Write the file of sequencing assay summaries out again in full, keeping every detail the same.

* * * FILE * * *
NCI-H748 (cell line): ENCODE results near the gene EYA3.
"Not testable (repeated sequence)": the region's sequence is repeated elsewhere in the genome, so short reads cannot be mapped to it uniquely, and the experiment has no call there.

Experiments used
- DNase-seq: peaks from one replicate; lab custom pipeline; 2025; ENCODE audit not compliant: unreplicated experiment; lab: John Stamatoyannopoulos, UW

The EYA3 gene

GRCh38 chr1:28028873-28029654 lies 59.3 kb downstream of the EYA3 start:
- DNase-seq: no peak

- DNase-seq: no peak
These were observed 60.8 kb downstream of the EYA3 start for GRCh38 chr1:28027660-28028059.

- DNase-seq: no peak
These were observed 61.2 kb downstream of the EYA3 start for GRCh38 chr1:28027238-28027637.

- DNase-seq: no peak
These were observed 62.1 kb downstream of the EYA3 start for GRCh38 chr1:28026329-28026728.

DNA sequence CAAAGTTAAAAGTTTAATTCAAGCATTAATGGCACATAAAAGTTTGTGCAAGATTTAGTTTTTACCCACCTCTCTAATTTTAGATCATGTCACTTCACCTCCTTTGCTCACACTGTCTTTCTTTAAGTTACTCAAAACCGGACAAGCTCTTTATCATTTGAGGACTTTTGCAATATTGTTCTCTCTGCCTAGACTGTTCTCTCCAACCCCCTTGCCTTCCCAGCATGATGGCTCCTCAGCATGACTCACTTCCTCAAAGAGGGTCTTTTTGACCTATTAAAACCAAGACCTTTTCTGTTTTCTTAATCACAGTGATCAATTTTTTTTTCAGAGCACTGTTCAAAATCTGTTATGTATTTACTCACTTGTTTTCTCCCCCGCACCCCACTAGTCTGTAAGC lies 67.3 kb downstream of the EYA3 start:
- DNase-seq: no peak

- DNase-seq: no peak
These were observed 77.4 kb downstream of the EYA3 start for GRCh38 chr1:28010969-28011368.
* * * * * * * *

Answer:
NCI-H748 (cell line): ENCODE results near the gene EYA3.
"Not testable (repeated sequence)": the region's sequence is repeated elsewhere in the genome, so short reads cannot be mapped to it uniquely, and the experiment has no call there.

Experiments used
- DNase-seq: peaks from one replicate; lab custom pipeline; 2025; ENCODE audit not compliant: unreplicated experiment; lab: John Stamatoyannopoulos, UW

The EYA3 gene

GRCh38 chr1:28028873-28029654 lies 59.3 kb downstream of the EYA3 start:
- DNase-seq: no peak

- DNase-seq: no peak
These were observed 60.8 kb downstream of the EYA3 start for GRCh38 chr1:28027660-28028059.

- DNase-seq: no peak
These were observed 61.2 kb downstream of the EYA3 start for GRCh38 chr1:28027238-28027637.

- DNase-seq: no peak
These were observed 62.1 kb downstream of the EYA3 start for GRCh38 chr1:28026329-28026728.

DNA sequence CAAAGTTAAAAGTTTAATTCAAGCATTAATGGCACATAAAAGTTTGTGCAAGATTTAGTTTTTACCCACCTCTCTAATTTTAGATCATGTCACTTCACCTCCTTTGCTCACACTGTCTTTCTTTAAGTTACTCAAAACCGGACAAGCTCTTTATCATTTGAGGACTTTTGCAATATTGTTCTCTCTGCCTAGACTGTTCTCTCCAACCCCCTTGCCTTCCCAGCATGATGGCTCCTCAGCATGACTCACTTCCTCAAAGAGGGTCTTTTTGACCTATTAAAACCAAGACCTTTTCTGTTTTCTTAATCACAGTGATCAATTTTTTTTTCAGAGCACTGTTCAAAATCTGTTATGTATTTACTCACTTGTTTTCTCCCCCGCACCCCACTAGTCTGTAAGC lies 67.3 kb downstream of the EYA3 start:
- DNase-seq: no peak

- DNase-seq: no peak
These were observed 77.4 kb downstream of the EYA3 start for GRCh38 chr1:28010969-28011368.